A variable transmissive device 148 is preferably disposed between the display 138 and the indicator 134. The variable transmissive device 148 preferably comprises an electrochromic dimmer or LCD, such as is known in the art. The variable transmissive device 148 preferably provides transmissivity variable between approximately 0.85 and 0.05. Alternatively, the variable transmissive device 148 can comprise a shear material which may be illuminated by a light source 152 behind the transmissive device 148. Selective operation of the light source 152 by the controller 122 behind the transmissive device 148 selectively hides or makes visible the indicator 134 from the front of the display 138.
Preferably a second mechanical indicator 134 b is positioned adjacent the mechanical indicator 134 a. The display 138 further displays a gauge display 140 b corresponding to input from the fuel-level sensor 124 b. The controller 122 controls the motor 132 b to move indicator 134 b based upon data from another sensor, such as the fuel-level sensor 124 b, or whichever sensor 124 is associated with a current gauge display 140. Non-reconfigurable, light-emitting backup gauge displays 135 b, such as LEDs, indicate fuel levels about the periphery of the indicator 134 b travel. The indicator 134 b may include one or more LED's 136 b or other light sources. Alternatively, the LEDs 136 b or light sources may be adjacent the indicator 134 b. Preferably, the variable transmissive device 148 is partitioned such that the transmissivity of a right portion 138 a is variable independently of a left portion 138 b.
In operation, the display 138 displays each gauge display 140 corresponding to one of the vehicle sensors 124, and the associated indicator 134 is moved based upon data received from the sensor 124 corresponding to the gauge display 140. The controller 122 controls the motor 132 to move the indicator 134 rotatably to point to the appropriate indicia 142 in the gauge display 140 based upon data from the sensor 124. The visibility of the indicator 134 through the variable transmissive medium 148 and display 138 is increased by the LED's 136 on the indicator 136, particularly at night. When selected by a user activated switch 128 or when determined appropriate by the controller 122, the controller 122 changes the display 138 to indicate different gauge displays 140. At the same time, the controller 122 modifies the position of the associated indicator 134.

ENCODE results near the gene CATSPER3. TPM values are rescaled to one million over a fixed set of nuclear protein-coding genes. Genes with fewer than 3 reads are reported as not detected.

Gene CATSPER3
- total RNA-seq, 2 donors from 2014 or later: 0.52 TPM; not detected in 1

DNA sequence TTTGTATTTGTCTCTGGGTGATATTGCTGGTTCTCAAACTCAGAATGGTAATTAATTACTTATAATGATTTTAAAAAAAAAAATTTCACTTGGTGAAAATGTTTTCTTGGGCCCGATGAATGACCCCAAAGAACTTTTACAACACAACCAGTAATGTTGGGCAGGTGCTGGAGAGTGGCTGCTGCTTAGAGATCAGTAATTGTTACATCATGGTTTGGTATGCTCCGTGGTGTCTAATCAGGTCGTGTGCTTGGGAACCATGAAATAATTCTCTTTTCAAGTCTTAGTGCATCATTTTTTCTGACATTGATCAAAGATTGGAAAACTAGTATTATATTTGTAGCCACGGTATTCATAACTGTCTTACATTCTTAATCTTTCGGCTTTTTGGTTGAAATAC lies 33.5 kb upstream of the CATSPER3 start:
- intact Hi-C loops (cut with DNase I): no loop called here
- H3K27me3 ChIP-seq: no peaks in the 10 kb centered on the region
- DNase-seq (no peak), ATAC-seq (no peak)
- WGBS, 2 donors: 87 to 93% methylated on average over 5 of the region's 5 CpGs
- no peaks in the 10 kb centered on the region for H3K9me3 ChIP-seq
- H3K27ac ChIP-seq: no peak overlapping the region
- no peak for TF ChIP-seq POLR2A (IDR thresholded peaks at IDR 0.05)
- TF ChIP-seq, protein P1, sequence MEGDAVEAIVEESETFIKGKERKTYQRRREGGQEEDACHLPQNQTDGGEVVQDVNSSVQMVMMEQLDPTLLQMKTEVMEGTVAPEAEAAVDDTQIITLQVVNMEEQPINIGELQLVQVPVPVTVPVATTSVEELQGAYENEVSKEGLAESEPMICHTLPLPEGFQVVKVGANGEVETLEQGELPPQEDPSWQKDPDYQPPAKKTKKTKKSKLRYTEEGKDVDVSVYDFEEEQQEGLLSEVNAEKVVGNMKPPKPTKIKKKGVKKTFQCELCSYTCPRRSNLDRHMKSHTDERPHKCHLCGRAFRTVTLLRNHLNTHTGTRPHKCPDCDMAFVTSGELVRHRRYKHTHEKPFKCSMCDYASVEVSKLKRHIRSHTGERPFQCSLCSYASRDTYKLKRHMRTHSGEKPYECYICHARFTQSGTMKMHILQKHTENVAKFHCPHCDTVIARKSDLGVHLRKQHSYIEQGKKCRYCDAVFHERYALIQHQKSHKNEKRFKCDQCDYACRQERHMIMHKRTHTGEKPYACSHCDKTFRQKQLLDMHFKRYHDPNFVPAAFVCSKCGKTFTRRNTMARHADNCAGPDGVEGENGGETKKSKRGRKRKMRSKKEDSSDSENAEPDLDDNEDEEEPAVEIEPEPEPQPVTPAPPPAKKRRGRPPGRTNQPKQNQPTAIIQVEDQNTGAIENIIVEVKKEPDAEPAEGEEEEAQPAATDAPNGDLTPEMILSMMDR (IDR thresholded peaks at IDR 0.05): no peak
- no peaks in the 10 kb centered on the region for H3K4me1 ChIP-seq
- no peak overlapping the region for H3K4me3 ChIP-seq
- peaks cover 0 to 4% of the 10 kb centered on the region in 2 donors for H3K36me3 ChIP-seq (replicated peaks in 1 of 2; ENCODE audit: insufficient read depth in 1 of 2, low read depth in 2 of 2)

For example, when selected by a user activated switch 128 or when determined to be appropriate by the controller 122, the controller 122 changes the display 138 to indicate the compass 140 c as shown in FIG. 6. At the same time, the controller 122 modifies the position of the indicator 134 a to indicate the direction of vehicle travel based upon data from the compass 124 c. The controller 122 may also change the gauge display 140 b on display 138 to the gauge display 140 d for battery voltage. At the same time, the controller 122 moves the indicator 134 b to reflect data received from a battery voltage sensor 124 d. The gauge then displays battery voltage utilizing the reconfigurable display 138 and indicator 134 b.